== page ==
All this does not mean that the ‘Eastern Problem’ does not exist. If anything, it is very much there, and needs to be addressed in a very substantial way, if permanent peace, followed by prosperity, were to re-visit the region in particular and all of Sri Lanka in general. The LTTE, it should be recalled, has expressed no reservations in sharing a seat with the Muslims when their representation in a new politico-administrative set-up is to be discussed, debated and decided upon. There reservations continued to be about having a Muslim representation at the head-table when overall issues are discussed. With a clear-cut division over discussion on ‘substantive issues’ and ‘collateral issues’, if that were the term, the Muslim representation could be present in the former, and not necessarily in the latter.

It is only with the ‘Karuna faction’ that the LTTE may have a problem. That is understandable, too. Anyway, the power-devolution package that is being discussed as a permanent solution to the political problem facing the nation should provide electoral space for anyone wanting to contest polls in a democratic polity. If constituents wanted the ‘Karruna faction’ in one form or the other, so be it. If the mainline Vanni faction, or any other section of the Tamil political opinion is preferred, here, there or anywhere, then again, the political solution cannot be thrown out of the window. The ‘Karuna faction’, or none other should not protest, either. Not at this late hour in Sri Lanka’s bloodied contemporary history, and of the bloodier Tamil militancy. What however may be required an electoral mechanism guaranteed and conducted under international supervision, and security, where required.

Talking of substantive issues, the ‘First Chandrika Package’ on the one hand, and the ‘ISGA Proposals’ of the LTTE on the other have between them enough material to provide the basis for focussed discussions, leading to power-devolution and permanent peace. The Indo-Sri Lanka Accord of 1987 too has aspects of a framework and processes that can be considered / reconsidered. What is needed now, as always, is the political will to take the peace process forward, to culminate in a power-devolution package acceptable to a majority in the nation – and of the Sinhala and the Tamil communities, separately, given that it is the ‘southern majoritarianism’ that has been at the bottom of the ethnic war.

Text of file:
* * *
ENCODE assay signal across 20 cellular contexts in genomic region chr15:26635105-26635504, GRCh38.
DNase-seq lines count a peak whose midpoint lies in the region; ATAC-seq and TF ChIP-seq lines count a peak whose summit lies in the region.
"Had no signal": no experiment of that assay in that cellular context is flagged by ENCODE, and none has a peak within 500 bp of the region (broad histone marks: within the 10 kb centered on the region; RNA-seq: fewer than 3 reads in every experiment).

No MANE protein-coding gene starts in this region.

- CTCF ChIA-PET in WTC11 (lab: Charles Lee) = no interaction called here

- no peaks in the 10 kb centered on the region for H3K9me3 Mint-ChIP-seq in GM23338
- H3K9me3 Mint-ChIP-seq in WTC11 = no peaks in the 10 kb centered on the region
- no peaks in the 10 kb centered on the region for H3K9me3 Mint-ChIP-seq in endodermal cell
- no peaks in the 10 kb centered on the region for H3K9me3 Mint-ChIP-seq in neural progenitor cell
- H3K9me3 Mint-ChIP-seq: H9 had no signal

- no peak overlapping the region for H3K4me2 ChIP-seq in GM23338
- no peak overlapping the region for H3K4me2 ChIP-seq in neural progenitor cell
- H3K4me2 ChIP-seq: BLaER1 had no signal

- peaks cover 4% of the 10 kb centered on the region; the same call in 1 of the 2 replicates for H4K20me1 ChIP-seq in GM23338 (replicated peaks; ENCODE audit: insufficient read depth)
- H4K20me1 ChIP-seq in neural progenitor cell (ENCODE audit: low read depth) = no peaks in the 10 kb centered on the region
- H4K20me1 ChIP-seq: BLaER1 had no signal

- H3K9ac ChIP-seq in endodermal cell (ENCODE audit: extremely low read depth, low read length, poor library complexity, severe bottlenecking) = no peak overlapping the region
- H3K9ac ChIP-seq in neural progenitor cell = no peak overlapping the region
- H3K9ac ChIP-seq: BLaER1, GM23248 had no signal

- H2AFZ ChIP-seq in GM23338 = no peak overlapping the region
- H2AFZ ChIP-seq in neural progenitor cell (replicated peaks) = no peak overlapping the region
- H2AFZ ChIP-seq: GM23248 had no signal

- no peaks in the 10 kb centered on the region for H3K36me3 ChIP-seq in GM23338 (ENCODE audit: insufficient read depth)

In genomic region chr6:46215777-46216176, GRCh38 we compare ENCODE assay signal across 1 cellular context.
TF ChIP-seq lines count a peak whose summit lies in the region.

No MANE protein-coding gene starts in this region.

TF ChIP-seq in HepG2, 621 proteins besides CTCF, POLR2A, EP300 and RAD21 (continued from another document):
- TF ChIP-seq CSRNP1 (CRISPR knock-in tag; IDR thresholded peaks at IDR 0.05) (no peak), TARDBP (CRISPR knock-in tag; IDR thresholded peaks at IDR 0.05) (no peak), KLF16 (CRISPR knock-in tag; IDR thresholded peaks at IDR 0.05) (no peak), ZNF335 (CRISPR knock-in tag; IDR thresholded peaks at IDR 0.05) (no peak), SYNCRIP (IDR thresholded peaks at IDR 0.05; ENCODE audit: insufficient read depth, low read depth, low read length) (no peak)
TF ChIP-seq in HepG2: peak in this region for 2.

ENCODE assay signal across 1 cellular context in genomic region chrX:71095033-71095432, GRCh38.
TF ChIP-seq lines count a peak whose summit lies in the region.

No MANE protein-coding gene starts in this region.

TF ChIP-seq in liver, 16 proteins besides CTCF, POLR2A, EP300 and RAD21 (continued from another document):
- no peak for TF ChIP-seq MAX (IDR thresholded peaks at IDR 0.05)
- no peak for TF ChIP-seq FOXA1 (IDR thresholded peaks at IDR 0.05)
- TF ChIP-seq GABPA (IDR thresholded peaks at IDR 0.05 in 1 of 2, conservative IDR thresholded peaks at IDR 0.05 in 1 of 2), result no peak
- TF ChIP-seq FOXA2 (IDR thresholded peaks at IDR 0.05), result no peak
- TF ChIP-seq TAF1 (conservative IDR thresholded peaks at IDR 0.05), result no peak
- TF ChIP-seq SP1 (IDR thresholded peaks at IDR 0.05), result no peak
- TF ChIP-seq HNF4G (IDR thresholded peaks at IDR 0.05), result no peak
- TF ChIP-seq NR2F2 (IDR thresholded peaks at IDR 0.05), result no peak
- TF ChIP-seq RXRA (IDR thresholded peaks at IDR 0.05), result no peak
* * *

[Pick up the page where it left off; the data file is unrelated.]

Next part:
Having said that, the larger Tamil community in general, and the LTTE in particular, should not let go off the present opportunity, wherein international pressure is mounting, not only on the Sri Lankan Government, but also on the Sinhalese polity as a whole – for evolving a power-devolution package that really addresses the concerns of the minority community. The Tamil demands have remained static from the days of the first national convention of the Federal Party at Trincomallee in 1951. The seven resolutions passed then are as relevant today as it was then. The intransigence of the Sinhalese polity, combined with a succession of anti-Tamil pogroms of a smaller or a larger variety, was in a way the sole contributor to the peaceful Tamil protests for equity and equality giving way to demands for a separate State, and to Tamil militancy of the LTTE kind.

The Sinhalese polity, it would now seem, is moving away from the days of ‘Sinhala Only’ to ‘Sri Lanka First’. Going by their own admission that they would not want the island-nation sliced away, for the LTTE to form a separate ‘Tamil Eelam’, the onus is also now on them, to offer the Tamils what forced them to consider cession so very actively and defend it so very militarily. In a way, the ‘Sinhalese polity’ is under test all over again, and they cannot afford to fail Sri Lanka. In turn, the Tamil community needs to remember that this is a new generation of leadership of the SLFP and the UNP, and that they should be given their chance to prove the ‘Sinhalese sincerity’ – rather than branding them with an old brush.

The Tamil community cannot afford to fail itself, at least speaking in a tactical sense. It cannot expect the ‘Sinhalese polity’ to undergo the trial by fire without taking the first step forward. Worse still, any perceived attempt for back-footing on the talks by the Tamils ( read: LTTE) would only lead to a situation where the rest of the world would refuse to sympathise with the community any more, they having understood and accepted the justification of their original case all along. -Daily Mirror